Lara Speaks about Pure Intonation

To: The Editor of the Globe & Mail
Re: Correction in November 7 review of St. John concert by David Miller

Concerning intonation in Bach works for solo instruments

This is a complex matter in classical music; violinists playing solo (i.e. without piano, clavichord, etc.) are wont to use what we term “expressive” or “just” intonation. This can be explained both scientifically and aesthetically.   Scientifically, “just” intonation applies to scale intervals being tuned to the pure harmonics of the natural overtone series, with these being exact multiples of a fundamental frequency. For example, the basic frequency of 100 cycles per second also vibrates at 200, 300, 400, etc. per second simultaneously. Historically, the notes of scale systems anywhere have been based on these pure harmonics. Singing, or playing a non-tempered instrument in “just” intonation requires slight shifts in pitch for any note, as exemplified below:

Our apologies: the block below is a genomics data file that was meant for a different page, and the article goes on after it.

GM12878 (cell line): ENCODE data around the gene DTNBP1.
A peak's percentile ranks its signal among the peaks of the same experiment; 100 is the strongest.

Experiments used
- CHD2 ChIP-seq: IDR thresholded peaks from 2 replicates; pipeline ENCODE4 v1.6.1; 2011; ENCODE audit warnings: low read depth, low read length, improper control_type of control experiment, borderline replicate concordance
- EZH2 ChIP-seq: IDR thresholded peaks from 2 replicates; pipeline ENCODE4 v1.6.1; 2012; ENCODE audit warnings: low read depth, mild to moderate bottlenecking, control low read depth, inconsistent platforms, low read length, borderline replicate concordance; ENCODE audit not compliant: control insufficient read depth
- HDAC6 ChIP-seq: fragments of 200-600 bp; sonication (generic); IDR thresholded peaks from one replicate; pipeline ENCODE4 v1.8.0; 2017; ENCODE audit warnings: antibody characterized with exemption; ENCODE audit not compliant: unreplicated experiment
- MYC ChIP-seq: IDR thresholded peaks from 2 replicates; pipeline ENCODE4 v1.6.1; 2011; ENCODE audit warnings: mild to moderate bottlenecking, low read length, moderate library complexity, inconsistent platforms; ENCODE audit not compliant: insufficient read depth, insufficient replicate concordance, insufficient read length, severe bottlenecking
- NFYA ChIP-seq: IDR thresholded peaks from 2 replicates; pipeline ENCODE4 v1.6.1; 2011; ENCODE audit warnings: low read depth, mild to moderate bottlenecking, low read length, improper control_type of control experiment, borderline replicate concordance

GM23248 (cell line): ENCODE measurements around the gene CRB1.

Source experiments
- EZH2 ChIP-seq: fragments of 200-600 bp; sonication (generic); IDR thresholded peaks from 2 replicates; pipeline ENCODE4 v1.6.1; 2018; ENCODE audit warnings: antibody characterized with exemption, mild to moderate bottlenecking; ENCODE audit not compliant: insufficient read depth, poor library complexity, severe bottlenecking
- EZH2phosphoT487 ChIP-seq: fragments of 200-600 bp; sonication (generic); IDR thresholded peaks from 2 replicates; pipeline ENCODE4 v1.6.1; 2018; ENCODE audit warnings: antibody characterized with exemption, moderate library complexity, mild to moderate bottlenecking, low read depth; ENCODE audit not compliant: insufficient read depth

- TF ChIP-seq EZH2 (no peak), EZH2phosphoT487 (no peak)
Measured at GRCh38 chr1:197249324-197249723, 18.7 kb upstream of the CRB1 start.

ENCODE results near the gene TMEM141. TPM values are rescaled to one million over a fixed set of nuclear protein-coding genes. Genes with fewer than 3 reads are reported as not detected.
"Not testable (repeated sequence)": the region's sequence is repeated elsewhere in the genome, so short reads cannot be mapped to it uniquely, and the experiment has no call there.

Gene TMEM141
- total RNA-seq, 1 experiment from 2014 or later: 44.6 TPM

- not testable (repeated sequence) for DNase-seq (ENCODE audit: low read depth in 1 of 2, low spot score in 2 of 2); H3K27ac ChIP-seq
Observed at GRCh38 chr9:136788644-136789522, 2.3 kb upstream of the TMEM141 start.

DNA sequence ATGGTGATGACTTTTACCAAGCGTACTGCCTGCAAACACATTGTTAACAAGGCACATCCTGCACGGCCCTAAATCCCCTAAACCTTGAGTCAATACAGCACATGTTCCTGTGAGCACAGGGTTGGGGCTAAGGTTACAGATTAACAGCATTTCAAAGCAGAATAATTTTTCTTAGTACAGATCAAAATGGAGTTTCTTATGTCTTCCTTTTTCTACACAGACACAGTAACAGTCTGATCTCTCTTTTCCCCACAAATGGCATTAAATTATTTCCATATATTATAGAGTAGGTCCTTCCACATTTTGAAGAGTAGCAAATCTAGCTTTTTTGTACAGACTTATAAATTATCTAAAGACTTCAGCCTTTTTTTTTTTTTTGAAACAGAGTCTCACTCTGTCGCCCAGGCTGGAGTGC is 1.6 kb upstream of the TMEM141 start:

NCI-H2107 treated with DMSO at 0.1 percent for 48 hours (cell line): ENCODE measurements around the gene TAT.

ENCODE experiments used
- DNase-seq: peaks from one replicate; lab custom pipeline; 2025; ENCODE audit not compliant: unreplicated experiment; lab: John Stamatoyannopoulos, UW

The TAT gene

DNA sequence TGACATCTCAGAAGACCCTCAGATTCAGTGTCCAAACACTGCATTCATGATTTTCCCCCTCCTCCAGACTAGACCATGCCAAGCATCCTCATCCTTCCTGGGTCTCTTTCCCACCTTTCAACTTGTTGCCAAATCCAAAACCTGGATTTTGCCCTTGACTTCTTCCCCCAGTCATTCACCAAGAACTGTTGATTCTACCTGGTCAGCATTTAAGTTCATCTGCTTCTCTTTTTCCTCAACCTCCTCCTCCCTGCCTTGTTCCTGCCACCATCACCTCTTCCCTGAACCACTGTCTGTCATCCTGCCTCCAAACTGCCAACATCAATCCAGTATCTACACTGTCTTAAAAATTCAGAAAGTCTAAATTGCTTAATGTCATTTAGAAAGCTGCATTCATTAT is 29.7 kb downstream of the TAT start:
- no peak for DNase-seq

In the first 3 notes of a C major scale (C,D,E) “D” is 9/8 times the frequency of the first note, and the “E” is 5/4 times the frequency of the first, therefore:

C 1/1 x 528 = 528 cycles per second
D 9/8 x 528 = 594 cycles per second
E 5/4 x 528 = 660 cycles per second

However, to start in D, we face a problem:

One thought on “Lara Speaks about Pure Intonation

  1. I am currently doing doctoral research on teaching intonation in instrumental ensembles and, quite accidentally, came across a quote from you on the topic of just intonation. I work primarily with wind players, and have had some challenges generalizing some of the current ideas about just intonation to string players and vocalists. Thanks for your comments on the topic and best wishes for continued success!

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